Background: The issue of how to optimize the routine use of tele-assistance (TA) in the clinical care remains to be addressed. Skills and costs of human resources represent the major component to care for chronic patients with TA. Methods: We investigated (1) the change in patient population, mortality, and staff utilization/cost during the first 5-year activity of a TA program (24-h availability of a call center, pulse oxygen device, and second medical opinion) dedicated to chronic respiratory failure patients and (2) the staff time dedicated to each new patient admitted to the service. Results: Three-hundred and ninty-six patients (age 64±17 years; 296 men) were reviewed across 5 years of activity. Patients followed/year increased over time, particularly for amyotrophic lateral sclerosis subjects. Calls/month dramatically increased from 60 to 290, with a 5-year number of calls equal to 12.952. The doctor's time dedicated to TA decreased over time, whereas the nurse's time increased allowing a cost saving of 39% when compared with budgeted salary costs. The number of home ventilated patients did not change, remaining over 78%. The mortality rate increased over time (from 6% to 11%). Both chronic obstructive pulmonary disease (COPD) and No-COPD patients used the TA service more frequently during the winter, and COPD used it also in the summer. Conclusions: A stable TA service dedicated to chronic respiratory failure may be reached after 4 years. Across years, (1) number of patients increased, with COPD and ventilated subjects being the most representative; (2) calls varied during seasons; (3) doctor's workload decreased, saving salary costs; and (4) each new enrolled patient may require 73 and 27min/month of nurse and doctor, respectively.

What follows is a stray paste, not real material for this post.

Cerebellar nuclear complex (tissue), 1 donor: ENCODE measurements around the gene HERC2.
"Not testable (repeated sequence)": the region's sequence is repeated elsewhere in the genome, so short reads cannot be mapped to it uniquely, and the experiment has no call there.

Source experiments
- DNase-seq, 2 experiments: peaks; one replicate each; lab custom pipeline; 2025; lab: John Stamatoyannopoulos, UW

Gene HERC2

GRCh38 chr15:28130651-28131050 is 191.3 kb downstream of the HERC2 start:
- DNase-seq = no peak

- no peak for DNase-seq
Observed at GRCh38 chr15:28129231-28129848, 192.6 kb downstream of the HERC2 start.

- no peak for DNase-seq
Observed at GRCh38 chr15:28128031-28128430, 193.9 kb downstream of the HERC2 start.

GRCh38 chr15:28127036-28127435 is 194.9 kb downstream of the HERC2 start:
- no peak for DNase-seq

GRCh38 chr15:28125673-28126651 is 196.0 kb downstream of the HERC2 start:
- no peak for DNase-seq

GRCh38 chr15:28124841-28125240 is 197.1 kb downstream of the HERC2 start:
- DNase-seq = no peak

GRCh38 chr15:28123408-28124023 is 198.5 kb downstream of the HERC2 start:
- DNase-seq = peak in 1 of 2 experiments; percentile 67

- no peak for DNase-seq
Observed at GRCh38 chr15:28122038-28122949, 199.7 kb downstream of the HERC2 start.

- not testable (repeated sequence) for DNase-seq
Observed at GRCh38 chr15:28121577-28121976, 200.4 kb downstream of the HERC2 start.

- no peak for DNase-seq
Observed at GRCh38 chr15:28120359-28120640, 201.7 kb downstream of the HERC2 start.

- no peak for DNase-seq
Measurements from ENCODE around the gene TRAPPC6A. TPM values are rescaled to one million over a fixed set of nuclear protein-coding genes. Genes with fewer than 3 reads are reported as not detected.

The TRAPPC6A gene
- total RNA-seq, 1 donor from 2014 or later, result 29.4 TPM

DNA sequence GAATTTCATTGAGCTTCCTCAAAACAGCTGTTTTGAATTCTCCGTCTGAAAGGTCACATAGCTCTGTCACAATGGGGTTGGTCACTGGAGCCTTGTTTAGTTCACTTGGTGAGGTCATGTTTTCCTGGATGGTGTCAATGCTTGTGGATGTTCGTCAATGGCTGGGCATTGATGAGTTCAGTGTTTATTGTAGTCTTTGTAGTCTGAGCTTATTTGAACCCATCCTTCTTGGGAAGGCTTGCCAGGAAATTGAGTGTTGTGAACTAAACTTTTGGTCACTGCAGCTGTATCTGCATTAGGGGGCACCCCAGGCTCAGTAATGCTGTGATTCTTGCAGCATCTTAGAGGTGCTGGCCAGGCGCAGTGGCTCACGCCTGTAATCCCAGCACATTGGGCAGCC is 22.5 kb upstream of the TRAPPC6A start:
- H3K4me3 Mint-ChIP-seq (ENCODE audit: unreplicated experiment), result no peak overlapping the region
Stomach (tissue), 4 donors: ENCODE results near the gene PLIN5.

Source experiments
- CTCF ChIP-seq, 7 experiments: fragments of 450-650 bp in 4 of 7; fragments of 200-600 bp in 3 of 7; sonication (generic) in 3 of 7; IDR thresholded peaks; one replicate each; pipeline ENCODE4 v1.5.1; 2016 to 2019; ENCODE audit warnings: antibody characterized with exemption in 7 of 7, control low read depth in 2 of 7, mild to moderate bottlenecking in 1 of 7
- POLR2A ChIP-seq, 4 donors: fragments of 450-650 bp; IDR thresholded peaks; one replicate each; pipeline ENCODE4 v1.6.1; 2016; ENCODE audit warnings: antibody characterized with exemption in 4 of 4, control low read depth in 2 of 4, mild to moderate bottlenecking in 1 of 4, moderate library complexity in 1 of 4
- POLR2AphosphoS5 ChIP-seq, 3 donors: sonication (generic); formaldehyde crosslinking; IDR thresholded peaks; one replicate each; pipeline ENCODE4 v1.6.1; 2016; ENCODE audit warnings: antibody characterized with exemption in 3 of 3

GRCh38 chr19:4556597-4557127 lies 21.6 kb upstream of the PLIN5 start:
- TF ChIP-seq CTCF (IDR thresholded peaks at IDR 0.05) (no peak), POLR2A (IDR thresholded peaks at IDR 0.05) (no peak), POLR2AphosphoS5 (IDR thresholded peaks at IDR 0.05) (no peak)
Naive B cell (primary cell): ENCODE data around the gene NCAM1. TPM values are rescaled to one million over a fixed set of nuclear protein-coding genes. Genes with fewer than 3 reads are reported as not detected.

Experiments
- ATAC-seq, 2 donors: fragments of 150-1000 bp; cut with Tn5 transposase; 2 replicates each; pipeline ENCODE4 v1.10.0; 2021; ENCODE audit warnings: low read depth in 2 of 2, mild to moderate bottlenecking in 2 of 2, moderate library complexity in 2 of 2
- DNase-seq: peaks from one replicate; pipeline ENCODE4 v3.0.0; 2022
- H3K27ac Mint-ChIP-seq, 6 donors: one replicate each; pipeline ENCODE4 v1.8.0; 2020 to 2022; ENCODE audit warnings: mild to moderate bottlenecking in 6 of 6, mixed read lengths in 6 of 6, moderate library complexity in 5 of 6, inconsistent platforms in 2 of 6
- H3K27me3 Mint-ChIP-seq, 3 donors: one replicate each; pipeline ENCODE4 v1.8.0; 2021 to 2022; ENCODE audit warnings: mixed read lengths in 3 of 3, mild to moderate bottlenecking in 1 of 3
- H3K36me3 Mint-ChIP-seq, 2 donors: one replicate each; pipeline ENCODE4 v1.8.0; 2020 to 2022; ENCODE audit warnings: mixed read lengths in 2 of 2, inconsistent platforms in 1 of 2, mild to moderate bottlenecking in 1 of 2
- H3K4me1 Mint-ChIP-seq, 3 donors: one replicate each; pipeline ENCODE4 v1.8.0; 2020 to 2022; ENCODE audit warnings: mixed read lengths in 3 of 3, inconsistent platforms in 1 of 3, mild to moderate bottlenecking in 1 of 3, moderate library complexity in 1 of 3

|Number of pages||7|
|Journal||Telemedicine journal and e-health : the official journal of the American Telemedicine Association|
|Publication status||Published - Apr 1 2010|
- Chronic respiratory diseases
ASJC Scopus subject areas
- Health Informatics
- Health Information Management